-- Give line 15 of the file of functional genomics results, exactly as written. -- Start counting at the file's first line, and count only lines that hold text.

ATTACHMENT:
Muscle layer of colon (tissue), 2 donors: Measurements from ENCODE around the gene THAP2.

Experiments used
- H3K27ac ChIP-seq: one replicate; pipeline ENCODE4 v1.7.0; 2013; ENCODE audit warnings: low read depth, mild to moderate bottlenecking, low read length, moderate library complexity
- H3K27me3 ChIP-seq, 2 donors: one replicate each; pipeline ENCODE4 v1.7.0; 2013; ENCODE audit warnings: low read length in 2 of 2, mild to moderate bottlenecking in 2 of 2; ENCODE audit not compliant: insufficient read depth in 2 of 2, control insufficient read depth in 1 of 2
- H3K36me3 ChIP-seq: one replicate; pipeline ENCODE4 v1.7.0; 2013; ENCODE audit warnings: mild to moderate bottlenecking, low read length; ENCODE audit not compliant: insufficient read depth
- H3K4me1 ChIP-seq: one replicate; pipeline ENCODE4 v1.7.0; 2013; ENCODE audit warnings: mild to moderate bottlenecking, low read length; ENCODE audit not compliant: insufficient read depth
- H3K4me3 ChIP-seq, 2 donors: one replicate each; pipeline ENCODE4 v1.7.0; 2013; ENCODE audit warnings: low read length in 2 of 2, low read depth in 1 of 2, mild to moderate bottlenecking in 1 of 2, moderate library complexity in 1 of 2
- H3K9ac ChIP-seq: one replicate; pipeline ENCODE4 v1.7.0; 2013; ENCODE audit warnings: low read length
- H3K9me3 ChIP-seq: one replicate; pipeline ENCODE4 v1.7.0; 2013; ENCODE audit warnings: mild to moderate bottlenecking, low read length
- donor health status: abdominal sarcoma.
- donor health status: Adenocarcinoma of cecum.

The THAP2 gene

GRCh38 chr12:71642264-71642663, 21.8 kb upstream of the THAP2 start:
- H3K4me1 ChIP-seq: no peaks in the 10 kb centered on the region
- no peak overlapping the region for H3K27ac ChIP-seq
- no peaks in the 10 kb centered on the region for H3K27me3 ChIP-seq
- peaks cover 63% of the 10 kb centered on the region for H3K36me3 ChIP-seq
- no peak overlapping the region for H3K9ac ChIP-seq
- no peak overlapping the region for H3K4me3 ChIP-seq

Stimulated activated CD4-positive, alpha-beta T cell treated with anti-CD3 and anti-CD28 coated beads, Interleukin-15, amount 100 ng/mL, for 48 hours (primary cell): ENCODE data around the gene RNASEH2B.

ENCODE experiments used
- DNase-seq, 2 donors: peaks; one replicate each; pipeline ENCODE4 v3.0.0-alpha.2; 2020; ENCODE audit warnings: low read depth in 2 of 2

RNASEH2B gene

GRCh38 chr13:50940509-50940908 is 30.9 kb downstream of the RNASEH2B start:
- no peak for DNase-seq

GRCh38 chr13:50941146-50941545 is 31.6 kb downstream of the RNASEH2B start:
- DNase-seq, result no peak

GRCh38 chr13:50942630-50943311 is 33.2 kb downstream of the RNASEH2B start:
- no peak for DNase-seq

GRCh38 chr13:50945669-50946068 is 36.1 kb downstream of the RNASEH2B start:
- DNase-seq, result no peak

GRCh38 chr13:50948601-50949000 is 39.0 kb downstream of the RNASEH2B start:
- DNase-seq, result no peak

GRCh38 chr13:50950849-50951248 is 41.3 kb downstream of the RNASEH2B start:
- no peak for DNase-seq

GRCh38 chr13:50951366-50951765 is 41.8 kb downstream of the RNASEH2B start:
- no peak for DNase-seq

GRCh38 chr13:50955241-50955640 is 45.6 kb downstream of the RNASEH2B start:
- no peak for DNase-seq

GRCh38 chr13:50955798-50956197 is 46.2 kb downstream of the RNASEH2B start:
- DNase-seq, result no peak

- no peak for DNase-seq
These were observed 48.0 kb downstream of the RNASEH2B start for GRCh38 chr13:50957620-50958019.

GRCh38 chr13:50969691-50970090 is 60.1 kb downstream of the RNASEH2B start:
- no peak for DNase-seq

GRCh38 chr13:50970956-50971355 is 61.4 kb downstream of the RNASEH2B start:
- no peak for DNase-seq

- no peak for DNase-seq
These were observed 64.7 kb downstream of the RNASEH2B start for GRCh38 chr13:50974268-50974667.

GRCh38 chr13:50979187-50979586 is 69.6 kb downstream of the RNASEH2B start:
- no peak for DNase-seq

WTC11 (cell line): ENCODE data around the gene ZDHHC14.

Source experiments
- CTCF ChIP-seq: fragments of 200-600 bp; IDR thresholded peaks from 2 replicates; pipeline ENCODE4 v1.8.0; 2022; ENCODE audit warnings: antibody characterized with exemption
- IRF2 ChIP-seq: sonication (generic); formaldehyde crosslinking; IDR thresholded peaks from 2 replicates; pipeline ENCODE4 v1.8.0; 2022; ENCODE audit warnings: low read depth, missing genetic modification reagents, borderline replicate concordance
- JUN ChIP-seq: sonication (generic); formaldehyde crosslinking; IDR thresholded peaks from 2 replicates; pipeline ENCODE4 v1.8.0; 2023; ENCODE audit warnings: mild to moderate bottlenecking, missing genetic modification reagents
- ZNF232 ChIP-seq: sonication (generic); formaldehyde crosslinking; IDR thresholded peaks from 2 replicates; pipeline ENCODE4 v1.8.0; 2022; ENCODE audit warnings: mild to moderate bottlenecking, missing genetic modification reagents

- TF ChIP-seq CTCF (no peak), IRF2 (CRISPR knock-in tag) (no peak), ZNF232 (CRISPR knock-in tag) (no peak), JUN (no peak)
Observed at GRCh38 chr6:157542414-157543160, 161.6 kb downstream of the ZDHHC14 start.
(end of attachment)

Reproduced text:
- no peak overlapping the region for H3K27ac ChIP-seq